Issue 6Opinions

We Need a New Narrative on Homelessness

A homeless encampment in Seattle Photo Credit: David Lee, (CC BY 2.0)

By Andrew Benoit

  Washington’s massive homeless population is no secret. Our houseless citizens survive on the dangerous edges of the wealthiest society in the history of humanity. Large tent cities are almost impossible to miss, and the raging discourse around them is harder to avoid. According to data published by Pierce County and the Department of Housing and Urban Development, there are 3,300 people experiencing homelessness in Pierce County alone, and over 22,900 in Washington. 

  By all accounts, the homelessness crisis remains on an upward slope. In 2021, the US Department of Housing and Urban Development reported a 6.2% increase in Washington’s homeless population. A 2013 National Center on Homelessness and Poverty report to the UN alleges that the living conditions of homeless people in America are  “cruel, inhuman and degrading” and their treatment is a violation of human rights under international law. 

  The picture in Washington reflects the harsh realities of the report. Right now, authorities in the area seem content with making people dance the Sea-Tac Shuffle. Homeless encampments are constantly removed and people are chased from one spot to the next, often forced to part with basic necessities like sleeping bags and even personal identification cards in the process. Supporters of this tactic and other inhumane measures affectionately refer to it as “tough love.” The growing homeless population shows that this tactic doesn’t actually solve the base issues that cause homelessness, and is only exacerbating the issue.  

  Everyone knows the situation is becoming untenable, evolving into a crisis that threatens thousands of lives. However, universal recognition of the problem is where agreement on the issue ends. The roots of the issue remain hotly debated, and potential solutions are twisted into knots by cynical and warped discourse. 

  Students at the University of Puget Sound have a generally higher level of socioeconomic status which elevates the importance of their voice in the construction of discourses. As such, they have a responsibility to use that power to create more compassionate, reasonable conversations on the issue of homelessness.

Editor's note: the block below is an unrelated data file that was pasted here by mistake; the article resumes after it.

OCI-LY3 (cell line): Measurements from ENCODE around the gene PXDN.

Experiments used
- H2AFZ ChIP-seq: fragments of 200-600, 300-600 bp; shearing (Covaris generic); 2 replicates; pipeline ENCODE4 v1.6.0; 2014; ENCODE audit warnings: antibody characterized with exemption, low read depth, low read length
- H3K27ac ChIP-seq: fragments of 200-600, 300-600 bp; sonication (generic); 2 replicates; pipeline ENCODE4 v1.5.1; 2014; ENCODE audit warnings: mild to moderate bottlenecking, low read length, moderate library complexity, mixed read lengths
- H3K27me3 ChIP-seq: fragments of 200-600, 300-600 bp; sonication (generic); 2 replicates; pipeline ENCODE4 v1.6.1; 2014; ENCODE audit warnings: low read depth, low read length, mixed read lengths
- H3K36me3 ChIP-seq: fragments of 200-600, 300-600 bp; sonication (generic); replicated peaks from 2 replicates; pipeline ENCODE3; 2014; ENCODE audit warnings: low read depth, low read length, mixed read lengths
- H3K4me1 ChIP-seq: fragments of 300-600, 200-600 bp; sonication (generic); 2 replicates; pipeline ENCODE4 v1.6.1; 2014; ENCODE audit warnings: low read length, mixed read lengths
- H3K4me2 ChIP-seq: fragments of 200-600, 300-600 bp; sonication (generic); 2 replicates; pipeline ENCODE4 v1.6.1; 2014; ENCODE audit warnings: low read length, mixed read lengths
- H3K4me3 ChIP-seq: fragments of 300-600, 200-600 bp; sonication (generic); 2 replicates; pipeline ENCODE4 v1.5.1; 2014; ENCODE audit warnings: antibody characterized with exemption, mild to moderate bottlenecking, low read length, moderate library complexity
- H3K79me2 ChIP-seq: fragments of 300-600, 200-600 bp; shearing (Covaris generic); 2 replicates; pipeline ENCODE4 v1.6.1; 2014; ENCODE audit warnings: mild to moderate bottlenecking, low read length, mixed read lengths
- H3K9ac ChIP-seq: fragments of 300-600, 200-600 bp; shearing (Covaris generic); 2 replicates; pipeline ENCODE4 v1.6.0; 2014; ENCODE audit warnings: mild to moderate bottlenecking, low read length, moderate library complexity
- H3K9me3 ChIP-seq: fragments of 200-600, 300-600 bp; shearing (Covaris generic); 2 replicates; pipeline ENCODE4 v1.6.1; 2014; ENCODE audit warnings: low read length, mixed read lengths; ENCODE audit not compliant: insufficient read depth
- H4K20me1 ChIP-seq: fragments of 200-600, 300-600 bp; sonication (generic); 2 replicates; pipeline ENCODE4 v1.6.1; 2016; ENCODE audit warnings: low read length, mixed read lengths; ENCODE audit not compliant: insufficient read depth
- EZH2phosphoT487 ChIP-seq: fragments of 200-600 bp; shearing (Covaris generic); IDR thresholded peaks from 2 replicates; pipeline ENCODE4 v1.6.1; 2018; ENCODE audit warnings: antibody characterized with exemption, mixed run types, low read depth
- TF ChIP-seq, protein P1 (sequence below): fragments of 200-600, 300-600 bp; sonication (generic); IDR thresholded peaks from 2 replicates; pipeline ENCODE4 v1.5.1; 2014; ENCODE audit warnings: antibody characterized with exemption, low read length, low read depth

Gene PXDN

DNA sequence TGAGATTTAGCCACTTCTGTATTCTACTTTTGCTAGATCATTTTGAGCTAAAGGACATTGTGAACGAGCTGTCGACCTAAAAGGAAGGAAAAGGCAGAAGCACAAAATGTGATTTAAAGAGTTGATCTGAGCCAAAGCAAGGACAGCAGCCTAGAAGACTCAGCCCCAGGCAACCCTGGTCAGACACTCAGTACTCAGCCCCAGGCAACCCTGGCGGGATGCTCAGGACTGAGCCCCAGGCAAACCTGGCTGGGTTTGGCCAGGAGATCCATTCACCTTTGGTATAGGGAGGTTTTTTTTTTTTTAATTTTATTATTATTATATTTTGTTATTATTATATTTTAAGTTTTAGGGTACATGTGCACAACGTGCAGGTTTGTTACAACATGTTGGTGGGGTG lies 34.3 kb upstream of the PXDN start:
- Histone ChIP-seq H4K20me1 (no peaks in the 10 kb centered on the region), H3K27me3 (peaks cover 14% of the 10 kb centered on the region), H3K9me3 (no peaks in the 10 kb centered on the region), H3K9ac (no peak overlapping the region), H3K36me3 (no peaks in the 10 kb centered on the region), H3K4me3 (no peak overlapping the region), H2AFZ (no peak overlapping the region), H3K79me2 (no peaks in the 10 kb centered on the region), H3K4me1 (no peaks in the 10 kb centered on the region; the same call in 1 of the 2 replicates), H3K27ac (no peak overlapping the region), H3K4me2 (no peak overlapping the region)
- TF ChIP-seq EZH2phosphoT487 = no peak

Beyond fixing the systemic issues that leave people on the streets – which are actually quite clear, despite the endless attempts to muddy the waters by those on the right and their allies in the center – it does not matter why someone is homeless. The reasons for someone’s suffering should have no bearing on how they are treated. Yet, powerful political discourses, which have taken over much of the conversation, advocate the exact opposite. 

  Right-wing narratives moralize about people suffering from lack of housing. One 2018 article in the conservative publication City Journal, “Seattle Under Seige,” delights in calling homeless people “rats” and conjuring up an image of the homeless population as one rampant with rape and murder. The author paints all unhoused people as dirty drug addicts who take advantage of Seattle’s liberal attitudes.

  The homeless population is frequently blamed for rising property crime, a narrative familiar in Tacoma, as organizations like Tacoma Safe groan about the impacts of homeless encampments on their businesses. Evidently, concern for profits exceeds care for human life. This dehumanization of homeless people as undesirable, crime-causing drug addicts who deserve their lot in life, operates functionally to permit any action deemed necessary for removal. And that’s exactly what has happened. Homeless people have been turned into objects of hate. 

  Take the comments on Matt Markovich’s, a journalist for Fox 13 in Seattle, Twitter post on the 25 of March depicting the removal of a homeless encampment in Seattle – the homeless population is written off as addicts, and wild conspiracy theories float alleging paid activists are responsible for the continuing crisis. One commenter seems angry at the idea of providing alternate shelter for the displaced people, “Find them shelter? Kick their asses out.” Some comment with glee at their removal, while others genuinely suggest that homeless people should be put in prison. 

  The narrative peddled by the right has been wildly successful. Any sense of empathy for the homeless population has seemingly morphed into detached fear. A few tents are all it takes for an area to be called sketchy, and suddenly Tacoma and Seattle are going down the tubes because people are trying their best to survive. 

  In response to the rhetoric of dehumanization that is propagated by groups like Tacoma Safe, organizations led by good people committed to helping people experiencing homelessness have sprung up around the Sea-Tac area. Groups like Compassion Tacoma (not to be confused with the disastrous and inhumane Compassion Seattle), Serve The People Tacoma and Stop the Sweeps Seattle are all doing their part to listen, serve, and help members of our community who are experiencing homelessness. 

  Students at the University of Puget Sound have a part to play too. Stop viewing homeless people with fear. Stop saying areas with tents are sketchy. Stop internalizing right-wing rhetoric about people in our community. Start calling people out when they parrot malicious narratives. Start constructing a new narrative on homelessness, one that emphasizes the humanity of those struggling to meet their basic needs as they are systematically disenfranchised. Start today.